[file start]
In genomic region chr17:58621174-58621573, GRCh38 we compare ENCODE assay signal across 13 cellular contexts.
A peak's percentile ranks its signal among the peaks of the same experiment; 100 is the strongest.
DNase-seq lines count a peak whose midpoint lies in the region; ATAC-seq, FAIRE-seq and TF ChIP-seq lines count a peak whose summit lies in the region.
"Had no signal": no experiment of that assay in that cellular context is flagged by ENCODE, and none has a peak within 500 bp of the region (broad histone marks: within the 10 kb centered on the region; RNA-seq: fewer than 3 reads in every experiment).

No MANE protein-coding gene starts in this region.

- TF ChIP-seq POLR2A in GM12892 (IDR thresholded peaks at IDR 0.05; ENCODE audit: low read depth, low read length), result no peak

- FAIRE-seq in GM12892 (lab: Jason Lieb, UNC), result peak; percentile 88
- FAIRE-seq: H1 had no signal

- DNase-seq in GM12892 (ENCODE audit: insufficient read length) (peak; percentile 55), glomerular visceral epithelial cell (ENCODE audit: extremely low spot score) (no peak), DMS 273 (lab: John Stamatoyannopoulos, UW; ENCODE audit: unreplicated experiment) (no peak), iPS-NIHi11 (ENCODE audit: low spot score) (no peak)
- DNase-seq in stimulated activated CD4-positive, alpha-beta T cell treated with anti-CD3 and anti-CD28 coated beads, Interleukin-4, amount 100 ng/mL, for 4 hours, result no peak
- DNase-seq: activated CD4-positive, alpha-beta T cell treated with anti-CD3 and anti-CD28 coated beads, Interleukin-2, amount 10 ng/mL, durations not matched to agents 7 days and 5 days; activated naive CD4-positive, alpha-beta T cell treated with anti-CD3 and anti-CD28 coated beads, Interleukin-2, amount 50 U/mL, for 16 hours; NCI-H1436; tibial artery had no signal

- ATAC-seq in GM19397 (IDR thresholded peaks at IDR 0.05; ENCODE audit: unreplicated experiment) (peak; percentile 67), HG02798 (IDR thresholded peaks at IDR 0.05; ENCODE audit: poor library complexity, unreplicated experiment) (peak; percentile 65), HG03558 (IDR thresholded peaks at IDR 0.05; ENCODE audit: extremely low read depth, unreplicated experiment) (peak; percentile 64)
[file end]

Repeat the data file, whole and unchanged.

In genomic region chr17:58621174-58621573, GRCh38 we compare ENCODE assay signal across 13 cellular contexts.
A peak's percentile ranks its signal among the peaks of the same experiment; 100 is the strongest.
DNase-seq lines count a peak whose midpoint lies in the region; ATAC-seq, FAIRE-seq and TF ChIP-seq lines count a peak whose summit lies in the region.
"Had no signal": no experiment of that assay in that cellular context is flagged by ENCODE, and none has a peak within 500 bp of the region (broad histone marks: within the 10 kb centered on the region; RNA-seq: fewer than 3 reads in every experiment).

No MANE protein-coding gene starts in this region.

- TF ChIP-seq POLR2A in GM12892 (IDR thresholded peaks at IDR 0.05; ENCODE audit: low read depth, low read length), result no peak

- FAIRE-seq in GM12892 (lab: Jason Lieb, UNC), result peak; percentile 88
- FAIRE-seq: H1 had no signal

- DNase-seq in GM12892 (ENCODE audit: insufficient read length) (peak; percentile 55), glomerular visceral epithelial cell (ENCODE audit: extremely low spot score) (no peak), DMS 273 (lab: John Stamatoyannopoulos, UW; ENCODE audit: unreplicated experiment) (no peak), iPS-NIHi11 (ENCODE audit: low spot score) (no peak)
- DNase-seq in stimulated activated CD4-positive, alpha-beta T cell treated with anti-CD3 and anti-CD28 coated beads, Interleukin-4, amount 100 ng/mL, for 4 hours, result no peak
- DNase-seq: activated CD4-positive, alpha-beta T cell treated with anti-CD3 and anti-CD28 coated beads, Interleukin-2, amount 10 ng/mL, durations not matched to agents 7 days and 5 days; activated naive CD4-positive, alpha-beta T cell treated with anti-CD3 and anti-CD28 coated beads, Interleukin-2, amount 50 U/mL, for 16 hours; NCI-H1436; tibial artery had no signal

- ATAC-seq in GM19397 (IDR thresholded peaks at IDR 0.05; ENCODE audit: unreplicated experiment) (peak; percentile 67), HG02798 (IDR thresholded peaks at IDR 0.05; ENCODE audit: poor library complexity, unreplicated experiment) (peak; percentile 65), HG03558 (IDR thresholded peaks at IDR 0.05; ENCODE audit: extremely low read depth, unreplicated experiment) (peak; percentile 64)